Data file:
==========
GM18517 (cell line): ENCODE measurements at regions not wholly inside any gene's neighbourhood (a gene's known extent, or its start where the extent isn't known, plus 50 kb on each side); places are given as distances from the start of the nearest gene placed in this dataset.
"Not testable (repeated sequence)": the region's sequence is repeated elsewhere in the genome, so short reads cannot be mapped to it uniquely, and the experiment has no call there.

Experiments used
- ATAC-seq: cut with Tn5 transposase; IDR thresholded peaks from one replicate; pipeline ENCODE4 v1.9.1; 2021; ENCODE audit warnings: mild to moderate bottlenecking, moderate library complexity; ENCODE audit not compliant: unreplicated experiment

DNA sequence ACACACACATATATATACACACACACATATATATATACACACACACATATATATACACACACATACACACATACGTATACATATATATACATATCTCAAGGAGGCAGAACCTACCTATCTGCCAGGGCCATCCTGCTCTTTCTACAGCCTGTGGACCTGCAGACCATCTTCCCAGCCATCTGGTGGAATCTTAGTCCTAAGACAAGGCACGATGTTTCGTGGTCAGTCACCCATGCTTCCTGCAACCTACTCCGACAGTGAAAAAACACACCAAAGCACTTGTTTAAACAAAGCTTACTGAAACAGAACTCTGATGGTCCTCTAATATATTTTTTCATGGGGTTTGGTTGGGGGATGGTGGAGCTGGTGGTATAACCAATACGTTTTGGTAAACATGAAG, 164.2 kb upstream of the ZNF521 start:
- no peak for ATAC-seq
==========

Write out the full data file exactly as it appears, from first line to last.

GM18517 (cell line): ENCODE measurements at regions not wholly inside any gene's neighbourhood (a gene's known extent, or its start where the extent isn't known, plus 50 kb on each side); places are given as distances from the start of the nearest gene placed in this dataset.
"Not testable (repeated sequence)": the region's sequence is repeated elsewhere in the genome, so short reads cannot be mapped to it uniquely, and the experiment has no call there.

Experiments used
- ATAC-seq: cut with Tn5 transposase; IDR thresholded peaks from one replicate; pipeline ENCODE4 v1.9.1; 2021; ENCODE audit warnings: mild to moderate bottlenecking, moderate library complexity; ENCODE audit not compliant: unreplicated experiment

DNA sequence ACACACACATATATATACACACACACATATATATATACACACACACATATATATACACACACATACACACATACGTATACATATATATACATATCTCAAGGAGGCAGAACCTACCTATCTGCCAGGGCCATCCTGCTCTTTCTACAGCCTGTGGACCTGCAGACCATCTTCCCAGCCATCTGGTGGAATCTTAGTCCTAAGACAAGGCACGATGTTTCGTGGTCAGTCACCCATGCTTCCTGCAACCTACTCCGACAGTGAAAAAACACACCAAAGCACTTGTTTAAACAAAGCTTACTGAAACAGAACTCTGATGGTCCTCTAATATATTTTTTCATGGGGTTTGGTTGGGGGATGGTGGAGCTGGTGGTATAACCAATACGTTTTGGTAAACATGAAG, 164.2 kb upstream of the ZNF521 start:
- no peak for ATAC-seq